ATLANTA — Joe Biden led Democrats in flipping Georgia for the first time in nearly three decades as voters rendered their verdict on President Donald Trump’s four years in office.
Biden captured Georgia’s 16 electoral votes for Democrats for the first time since 1992 with an intense late push for the state that included his own visit to the state in the final week of the campaign, as well as those by running mate Kamala Harris and former President Barack Obama.
ABC, CNN and NBC projected the victory on Friday, as county election officials began an unprecedented statewide recount of the nearly 5 million ballots cast in the presidential race.
Trump had waged a tough fight to keep Georgia in the Republican column, staging a rally in the deeply conservative northwestern corner of the state two days before the election to mobilize the party faithful. His campaign considered Georgia a must win, while Biden’s camp saw it as another path to 270 Electoral College votes.
Though Biden had clinched the presidency on Saturday when national networks projected he captured Pennsylvania, the victory in Georgia was a capstone moment for Democrats, who haven’t won a statewide seat here since 2006. And it was the most decisive signal yet that Georgia has joined the ranks of swing states with perennially close election cycles.
It also set the stage for the state’s next big political test: twin runoffs on Jan. 5 for control of the U.S. Senate. Jon Ossoff forced Republican U.S. Sen. David Perdue into overtime, while Democrat Raphael Warnock will face U.S. Sen. Kelly Loeffler.
Biden surpassed Trump in the vote count early Thursday as mail-in ballots from densely populated counties slowly but steadily ate into an early cushion Trump built with Election Day returns across more rural stretches of Georgia. Tallies of absentee ballots in Clayton County put Biden over the top to stay.
But the networks didn’t call the race for Georgia until later, as provisional, overseas and military votes were tallied.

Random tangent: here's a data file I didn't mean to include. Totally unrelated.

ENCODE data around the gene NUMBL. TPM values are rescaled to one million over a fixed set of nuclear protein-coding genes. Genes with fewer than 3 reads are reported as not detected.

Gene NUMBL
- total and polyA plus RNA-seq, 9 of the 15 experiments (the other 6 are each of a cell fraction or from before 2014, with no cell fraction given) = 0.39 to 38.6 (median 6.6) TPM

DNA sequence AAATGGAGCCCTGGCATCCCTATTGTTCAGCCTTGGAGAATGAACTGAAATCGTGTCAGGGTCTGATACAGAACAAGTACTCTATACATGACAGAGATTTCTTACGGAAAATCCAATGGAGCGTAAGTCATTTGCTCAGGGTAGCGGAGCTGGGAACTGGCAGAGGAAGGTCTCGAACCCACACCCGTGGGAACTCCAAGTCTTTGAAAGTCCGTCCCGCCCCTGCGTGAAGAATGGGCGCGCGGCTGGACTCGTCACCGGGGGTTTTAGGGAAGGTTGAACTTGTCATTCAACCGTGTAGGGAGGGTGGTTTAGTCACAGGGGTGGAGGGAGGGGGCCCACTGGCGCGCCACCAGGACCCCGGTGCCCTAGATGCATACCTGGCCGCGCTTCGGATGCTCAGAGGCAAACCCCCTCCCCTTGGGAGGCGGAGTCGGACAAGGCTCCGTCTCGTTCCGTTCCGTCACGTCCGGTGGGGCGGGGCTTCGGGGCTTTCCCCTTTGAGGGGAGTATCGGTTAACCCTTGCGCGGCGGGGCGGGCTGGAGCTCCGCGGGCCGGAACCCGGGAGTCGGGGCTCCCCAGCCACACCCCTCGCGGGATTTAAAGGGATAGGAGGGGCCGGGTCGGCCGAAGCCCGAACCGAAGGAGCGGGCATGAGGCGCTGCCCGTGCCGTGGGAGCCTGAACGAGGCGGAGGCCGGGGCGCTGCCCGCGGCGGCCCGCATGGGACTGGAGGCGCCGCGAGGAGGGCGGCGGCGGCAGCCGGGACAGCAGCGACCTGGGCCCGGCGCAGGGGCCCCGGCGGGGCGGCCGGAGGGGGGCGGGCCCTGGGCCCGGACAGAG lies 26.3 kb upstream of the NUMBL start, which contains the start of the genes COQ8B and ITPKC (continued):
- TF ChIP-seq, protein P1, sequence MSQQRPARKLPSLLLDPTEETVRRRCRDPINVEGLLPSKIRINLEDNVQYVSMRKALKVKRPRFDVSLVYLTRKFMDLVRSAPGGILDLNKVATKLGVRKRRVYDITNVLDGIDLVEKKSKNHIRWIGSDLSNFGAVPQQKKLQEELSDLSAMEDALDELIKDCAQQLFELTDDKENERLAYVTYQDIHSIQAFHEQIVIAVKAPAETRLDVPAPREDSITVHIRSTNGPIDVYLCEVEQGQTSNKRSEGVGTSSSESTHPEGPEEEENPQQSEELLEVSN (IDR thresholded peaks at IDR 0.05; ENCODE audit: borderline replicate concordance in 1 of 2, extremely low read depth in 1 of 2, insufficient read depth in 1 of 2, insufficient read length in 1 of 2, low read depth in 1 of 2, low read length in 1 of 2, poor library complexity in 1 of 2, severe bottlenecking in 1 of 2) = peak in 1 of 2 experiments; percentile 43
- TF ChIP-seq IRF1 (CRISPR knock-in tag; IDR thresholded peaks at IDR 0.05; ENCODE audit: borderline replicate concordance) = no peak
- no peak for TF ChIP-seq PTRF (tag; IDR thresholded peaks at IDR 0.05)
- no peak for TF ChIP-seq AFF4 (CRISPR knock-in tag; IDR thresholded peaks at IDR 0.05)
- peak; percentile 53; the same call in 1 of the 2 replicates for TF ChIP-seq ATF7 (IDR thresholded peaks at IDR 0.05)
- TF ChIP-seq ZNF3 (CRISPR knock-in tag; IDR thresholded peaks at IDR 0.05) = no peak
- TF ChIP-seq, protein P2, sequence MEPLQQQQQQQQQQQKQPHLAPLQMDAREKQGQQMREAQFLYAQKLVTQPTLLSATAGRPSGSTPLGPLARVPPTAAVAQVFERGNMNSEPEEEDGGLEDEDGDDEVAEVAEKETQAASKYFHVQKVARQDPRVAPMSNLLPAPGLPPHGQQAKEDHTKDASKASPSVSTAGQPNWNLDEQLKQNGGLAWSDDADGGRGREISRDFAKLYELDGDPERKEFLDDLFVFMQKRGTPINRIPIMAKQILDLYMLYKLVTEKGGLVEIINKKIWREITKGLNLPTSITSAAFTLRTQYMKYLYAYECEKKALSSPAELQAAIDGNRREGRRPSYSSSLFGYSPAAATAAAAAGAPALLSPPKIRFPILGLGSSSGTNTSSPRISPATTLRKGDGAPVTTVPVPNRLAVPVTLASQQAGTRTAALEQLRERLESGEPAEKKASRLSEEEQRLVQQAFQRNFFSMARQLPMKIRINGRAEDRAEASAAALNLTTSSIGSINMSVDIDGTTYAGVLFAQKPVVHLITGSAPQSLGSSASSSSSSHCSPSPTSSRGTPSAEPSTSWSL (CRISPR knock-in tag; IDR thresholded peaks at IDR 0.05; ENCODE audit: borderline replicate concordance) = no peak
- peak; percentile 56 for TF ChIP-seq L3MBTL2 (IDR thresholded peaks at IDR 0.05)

Trump’s campaign is planning to request a recount of the vote, and it has tapped U.S. Rep. Doug Collins, who ran unsuccessfully for the U.S. Senate, to lead the effort. That can’t take place until the vote is certified by the state, which is set to happen by Nov. 20. State officials and political leaders from both parties don’t expect the recount to change the outcome of the race.
Democrats won by holding ground in once-reliably Republican suburbs that the party flipped four years ago while also cutting into GOP margins in some exurban counties ringing Atlanta.
Georgia has become one of the nation’s most important political battlegrounds, a new reality that came into sharp focus in the final days of the race when big-name political figures flocked to the state to deliver last-minute pitches.
In the span of a week, Biden delivered closing remarks in the west Georgia town of Warm Springs, Harris stumped in Gwinnett County, Trump rallied in Rome and Obama energized Democrats in Atlanta.
It was a drastic change for voters in Georgia who were long used to being overlooked. Republicans John McCain and Mitt Romney easily captured Georgia in their races against Obama, and Trump defeated Hillary Clinton by 5 percentage points without a single visit from either presidential candidate in the final stretch of the 2016 campaign.